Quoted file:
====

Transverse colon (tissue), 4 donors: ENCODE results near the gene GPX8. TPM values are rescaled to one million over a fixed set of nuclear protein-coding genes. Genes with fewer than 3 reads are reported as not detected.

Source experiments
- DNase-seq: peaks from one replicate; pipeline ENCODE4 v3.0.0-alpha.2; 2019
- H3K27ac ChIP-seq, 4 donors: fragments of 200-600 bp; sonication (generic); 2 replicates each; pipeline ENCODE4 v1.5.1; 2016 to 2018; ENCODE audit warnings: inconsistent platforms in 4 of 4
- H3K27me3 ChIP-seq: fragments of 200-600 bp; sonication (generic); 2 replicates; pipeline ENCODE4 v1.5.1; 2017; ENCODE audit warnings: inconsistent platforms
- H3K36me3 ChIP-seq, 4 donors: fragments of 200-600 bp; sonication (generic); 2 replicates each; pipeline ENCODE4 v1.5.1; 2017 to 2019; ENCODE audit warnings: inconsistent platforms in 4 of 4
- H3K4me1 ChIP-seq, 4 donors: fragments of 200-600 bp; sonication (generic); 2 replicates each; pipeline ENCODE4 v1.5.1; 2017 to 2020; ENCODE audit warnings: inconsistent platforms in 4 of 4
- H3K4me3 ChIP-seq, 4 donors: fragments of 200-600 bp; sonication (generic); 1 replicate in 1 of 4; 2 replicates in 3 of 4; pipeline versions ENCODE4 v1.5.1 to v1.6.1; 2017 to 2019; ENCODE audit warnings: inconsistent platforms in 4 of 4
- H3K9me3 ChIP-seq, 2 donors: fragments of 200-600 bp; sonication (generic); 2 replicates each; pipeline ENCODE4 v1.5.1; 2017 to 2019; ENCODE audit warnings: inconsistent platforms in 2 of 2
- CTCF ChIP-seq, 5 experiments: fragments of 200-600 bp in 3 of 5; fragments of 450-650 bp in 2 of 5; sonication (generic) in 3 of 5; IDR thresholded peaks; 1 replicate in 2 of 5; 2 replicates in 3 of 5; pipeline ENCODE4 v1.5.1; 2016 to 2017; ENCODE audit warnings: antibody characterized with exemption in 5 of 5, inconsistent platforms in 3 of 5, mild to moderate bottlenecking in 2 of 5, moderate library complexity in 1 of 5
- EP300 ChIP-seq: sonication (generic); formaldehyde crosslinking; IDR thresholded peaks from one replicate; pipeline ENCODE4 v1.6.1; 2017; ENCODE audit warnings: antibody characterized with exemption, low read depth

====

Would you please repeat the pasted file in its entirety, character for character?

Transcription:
Transverse colon (tissue), 4 donors: ENCODE results near the gene GPX8. TPM values are rescaled to one million over a fixed set of nuclear protein-coding genes. Genes with fewer than 3 reads are reported as not detected.

Source experiments
- DNase-seq: peaks from one replicate; pipeline ENCODE4 v3.0.0-alpha.2; 2019
- H3K27ac ChIP-seq, 4 donors: fragments of 200-600 bp; sonication (generic); 2 replicates each; pipeline ENCODE4 v1.5.1; 2016 to 2018; ENCODE audit warnings: inconsistent platforms in 4 of 4
- H3K27me3 ChIP-seq: fragments of 200-600 bp; sonication (generic); 2 replicates; pipeline ENCODE4 v1.5.1; 2017; ENCODE audit warnings: inconsistent platforms
- H3K36me3 ChIP-seq, 4 donors: fragments of 200-600 bp; sonication (generic); 2 replicates each; pipeline ENCODE4 v1.5.1; 2017 to 2019; ENCODE audit warnings: inconsistent platforms in 4 of 4
- H3K4me1 ChIP-seq, 4 donors: fragments of 200-600 bp; sonication (generic); 2 replicates each; pipeline ENCODE4 v1.5.1; 2017 to 2020; ENCODE audit warnings: inconsistent platforms in 4 of 4
- H3K4me3 ChIP-seq, 4 donors: fragments of 200-600 bp; sonication (generic); 1 replicate in 1 of 4; 2 replicates in 3 of 4; pipeline versions ENCODE4 v1.5.1 to v1.6.1; 2017 to 2019; ENCODE audit warnings: inconsistent platforms in 4 of 4
- H3K9me3 ChIP-seq, 2 donors: fragments of 200-600 bp; sonication (generic); 2 replicates each; pipeline ENCODE4 v1.5.1; 2017 to 2019; ENCODE audit warnings: inconsistent platforms in 2 of 2
- CTCF ChIP-seq, 5 experiments: fragments of 200-600 bp in 3 of 5; fragments of 450-650 bp in 2 of 5; sonication (generic) in 3 of 5; IDR thresholded peaks; 1 replicate in 2 of 5; 2 replicates in 3 of 5; pipeline ENCODE4 v1.5.1; 2016 to 2017; ENCODE audit warnings: antibody characterized with exemption in 5 of 5, inconsistent platforms in 3 of 5, mild to moderate bottlenecking in 2 of 5, moderate library complexity in 1 of 5
- EP300 ChIP-seq: sonication (generic); formaldehyde crosslinking; IDR thresholded peaks from one replicate; pipeline ENCODE4 v1.6.1; 2017; ENCODE audit warnings: antibody characterized with exemption, low read depth